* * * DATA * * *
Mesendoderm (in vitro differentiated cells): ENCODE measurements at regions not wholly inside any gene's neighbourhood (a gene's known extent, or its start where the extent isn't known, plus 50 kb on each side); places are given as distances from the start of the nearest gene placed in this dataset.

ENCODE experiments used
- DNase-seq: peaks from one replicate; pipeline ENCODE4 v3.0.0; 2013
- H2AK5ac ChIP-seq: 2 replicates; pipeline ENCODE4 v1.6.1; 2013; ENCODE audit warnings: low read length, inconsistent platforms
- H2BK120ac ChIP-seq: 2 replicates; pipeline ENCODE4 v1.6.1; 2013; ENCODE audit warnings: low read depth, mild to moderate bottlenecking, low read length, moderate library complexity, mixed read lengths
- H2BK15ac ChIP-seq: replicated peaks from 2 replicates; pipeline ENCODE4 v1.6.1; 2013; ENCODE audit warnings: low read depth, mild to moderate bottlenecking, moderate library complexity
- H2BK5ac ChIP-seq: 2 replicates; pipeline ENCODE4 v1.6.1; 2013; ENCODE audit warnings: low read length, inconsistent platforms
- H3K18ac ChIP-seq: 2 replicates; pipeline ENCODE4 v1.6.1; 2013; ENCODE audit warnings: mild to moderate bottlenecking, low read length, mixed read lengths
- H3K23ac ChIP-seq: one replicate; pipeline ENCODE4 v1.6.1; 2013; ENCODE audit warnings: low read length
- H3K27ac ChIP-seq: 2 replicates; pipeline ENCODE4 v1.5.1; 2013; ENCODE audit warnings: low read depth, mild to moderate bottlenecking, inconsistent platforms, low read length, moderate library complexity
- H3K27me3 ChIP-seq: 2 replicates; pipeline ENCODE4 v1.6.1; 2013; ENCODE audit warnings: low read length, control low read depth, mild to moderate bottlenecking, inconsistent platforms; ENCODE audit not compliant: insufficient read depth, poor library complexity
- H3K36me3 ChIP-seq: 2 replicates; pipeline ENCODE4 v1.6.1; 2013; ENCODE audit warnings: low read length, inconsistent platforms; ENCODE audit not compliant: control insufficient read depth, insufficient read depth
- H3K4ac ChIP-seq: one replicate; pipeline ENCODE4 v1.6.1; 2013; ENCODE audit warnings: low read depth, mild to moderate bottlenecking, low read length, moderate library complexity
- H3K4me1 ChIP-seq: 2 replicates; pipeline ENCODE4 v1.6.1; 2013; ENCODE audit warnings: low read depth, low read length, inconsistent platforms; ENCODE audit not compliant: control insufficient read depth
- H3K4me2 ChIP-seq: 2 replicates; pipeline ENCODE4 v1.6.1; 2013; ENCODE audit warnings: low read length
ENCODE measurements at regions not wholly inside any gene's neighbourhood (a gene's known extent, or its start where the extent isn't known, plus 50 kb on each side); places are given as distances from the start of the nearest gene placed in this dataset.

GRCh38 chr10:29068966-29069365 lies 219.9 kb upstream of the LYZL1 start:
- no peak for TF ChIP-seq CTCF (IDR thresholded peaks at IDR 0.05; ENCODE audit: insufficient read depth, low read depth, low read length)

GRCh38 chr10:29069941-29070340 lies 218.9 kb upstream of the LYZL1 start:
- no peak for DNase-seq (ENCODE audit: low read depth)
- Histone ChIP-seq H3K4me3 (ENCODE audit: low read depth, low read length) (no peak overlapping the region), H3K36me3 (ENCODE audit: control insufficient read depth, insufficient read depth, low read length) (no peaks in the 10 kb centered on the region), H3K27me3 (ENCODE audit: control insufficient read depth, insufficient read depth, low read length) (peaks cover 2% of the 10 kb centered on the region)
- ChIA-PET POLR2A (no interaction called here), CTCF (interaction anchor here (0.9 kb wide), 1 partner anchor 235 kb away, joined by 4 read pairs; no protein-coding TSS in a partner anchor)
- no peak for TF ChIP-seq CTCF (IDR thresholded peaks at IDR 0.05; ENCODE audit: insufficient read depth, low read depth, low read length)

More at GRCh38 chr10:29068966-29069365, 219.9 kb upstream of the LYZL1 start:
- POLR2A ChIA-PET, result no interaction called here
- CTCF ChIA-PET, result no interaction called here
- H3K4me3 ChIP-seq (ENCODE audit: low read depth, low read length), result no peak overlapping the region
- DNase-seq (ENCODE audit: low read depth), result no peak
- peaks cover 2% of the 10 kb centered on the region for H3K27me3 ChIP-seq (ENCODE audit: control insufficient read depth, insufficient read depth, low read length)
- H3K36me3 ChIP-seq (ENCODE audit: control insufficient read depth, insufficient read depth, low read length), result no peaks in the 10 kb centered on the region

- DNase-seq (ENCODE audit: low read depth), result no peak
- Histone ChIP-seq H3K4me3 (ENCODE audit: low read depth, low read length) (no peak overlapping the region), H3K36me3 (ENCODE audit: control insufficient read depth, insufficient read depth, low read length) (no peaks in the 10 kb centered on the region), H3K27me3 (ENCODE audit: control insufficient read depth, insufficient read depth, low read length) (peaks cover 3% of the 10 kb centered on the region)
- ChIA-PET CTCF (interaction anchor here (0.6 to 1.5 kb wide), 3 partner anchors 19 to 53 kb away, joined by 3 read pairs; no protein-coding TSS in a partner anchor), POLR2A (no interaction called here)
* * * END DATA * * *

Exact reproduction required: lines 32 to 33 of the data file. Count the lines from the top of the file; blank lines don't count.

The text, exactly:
- Histone ChIP-seq H3K4me3 (ENCODE audit: low read depth, low read length) (no peak overlapping the region), H3K36me3 (ENCODE audit: control insufficient read depth, insufficient read depth, low read length) (no peaks in the 10 kb centered on the region), H3K27me3 (ENCODE audit: control insufficient read depth, insufficient read depth, low read length) (peaks cover 3% of the 10 kb centered on the region)
- ChIA-PET CTCF (interaction anchor here (0.6 to 1.5 kb wide), 3 partner anchors 19 to 53 kb away, joined by 3 read pairs; no protein-coding TSS in a partner anchor), POLR2A (no interaction called here)